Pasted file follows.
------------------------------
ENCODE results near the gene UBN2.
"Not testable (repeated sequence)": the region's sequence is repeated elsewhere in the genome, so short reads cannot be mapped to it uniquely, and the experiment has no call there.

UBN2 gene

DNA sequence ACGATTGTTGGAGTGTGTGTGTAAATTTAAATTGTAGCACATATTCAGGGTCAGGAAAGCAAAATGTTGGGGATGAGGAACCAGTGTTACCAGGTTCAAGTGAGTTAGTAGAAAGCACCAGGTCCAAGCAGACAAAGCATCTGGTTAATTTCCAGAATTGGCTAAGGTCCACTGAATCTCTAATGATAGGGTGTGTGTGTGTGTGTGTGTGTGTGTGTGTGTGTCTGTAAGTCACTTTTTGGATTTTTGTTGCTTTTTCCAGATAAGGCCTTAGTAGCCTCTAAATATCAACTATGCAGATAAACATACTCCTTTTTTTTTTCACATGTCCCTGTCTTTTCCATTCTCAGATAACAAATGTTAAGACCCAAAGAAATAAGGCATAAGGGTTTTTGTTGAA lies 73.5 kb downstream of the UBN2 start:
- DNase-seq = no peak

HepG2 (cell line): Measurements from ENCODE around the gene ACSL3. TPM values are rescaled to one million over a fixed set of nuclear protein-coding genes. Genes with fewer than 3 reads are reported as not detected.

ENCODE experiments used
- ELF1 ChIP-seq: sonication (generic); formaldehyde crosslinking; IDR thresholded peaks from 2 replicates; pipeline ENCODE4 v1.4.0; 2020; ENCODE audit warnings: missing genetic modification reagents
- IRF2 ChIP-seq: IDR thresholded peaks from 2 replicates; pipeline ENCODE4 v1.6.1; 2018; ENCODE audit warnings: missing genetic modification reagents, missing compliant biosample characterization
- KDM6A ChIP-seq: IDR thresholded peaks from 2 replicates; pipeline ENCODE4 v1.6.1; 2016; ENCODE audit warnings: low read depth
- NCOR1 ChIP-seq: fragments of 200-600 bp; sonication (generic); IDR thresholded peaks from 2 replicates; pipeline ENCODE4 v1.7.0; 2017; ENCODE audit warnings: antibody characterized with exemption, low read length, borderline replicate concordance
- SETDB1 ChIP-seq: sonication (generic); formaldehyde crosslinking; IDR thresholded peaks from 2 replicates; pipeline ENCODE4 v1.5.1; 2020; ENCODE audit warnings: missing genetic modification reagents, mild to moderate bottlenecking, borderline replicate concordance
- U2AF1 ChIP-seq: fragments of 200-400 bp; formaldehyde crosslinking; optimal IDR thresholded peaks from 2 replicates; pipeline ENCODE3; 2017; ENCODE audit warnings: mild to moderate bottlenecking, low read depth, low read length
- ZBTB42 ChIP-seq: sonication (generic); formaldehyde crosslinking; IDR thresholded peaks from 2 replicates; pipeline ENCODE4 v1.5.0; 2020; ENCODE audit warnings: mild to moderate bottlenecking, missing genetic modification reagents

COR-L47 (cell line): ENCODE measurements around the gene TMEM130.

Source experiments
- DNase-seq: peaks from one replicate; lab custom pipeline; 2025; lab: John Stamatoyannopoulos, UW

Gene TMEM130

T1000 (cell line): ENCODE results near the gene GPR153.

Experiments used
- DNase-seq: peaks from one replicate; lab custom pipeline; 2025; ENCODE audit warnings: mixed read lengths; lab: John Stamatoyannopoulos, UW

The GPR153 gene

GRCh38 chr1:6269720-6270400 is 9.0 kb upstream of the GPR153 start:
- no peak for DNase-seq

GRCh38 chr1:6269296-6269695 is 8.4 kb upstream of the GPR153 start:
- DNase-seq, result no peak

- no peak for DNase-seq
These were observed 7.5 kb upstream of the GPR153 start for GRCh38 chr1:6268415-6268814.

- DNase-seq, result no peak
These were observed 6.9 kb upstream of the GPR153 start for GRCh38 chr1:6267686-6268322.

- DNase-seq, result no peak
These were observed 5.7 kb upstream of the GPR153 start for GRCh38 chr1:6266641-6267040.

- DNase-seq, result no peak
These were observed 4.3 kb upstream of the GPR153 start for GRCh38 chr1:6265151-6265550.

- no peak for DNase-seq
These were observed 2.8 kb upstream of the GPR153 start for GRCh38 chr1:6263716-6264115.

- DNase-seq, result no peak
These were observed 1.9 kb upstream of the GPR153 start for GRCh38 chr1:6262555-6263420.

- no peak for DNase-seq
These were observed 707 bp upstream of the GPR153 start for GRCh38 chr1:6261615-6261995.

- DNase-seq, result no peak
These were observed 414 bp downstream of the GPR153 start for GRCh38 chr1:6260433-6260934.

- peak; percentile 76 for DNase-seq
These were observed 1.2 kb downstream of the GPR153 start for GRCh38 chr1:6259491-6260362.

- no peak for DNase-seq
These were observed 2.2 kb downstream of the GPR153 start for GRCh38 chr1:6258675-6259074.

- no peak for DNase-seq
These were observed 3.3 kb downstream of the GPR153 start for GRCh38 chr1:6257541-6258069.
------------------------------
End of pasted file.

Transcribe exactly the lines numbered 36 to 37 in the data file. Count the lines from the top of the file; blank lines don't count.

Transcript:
These were observed 2.8 kb upstream of the GPR153 start for GRCh38 chr1:6263716-6264115.

- DNase-seq, result no peak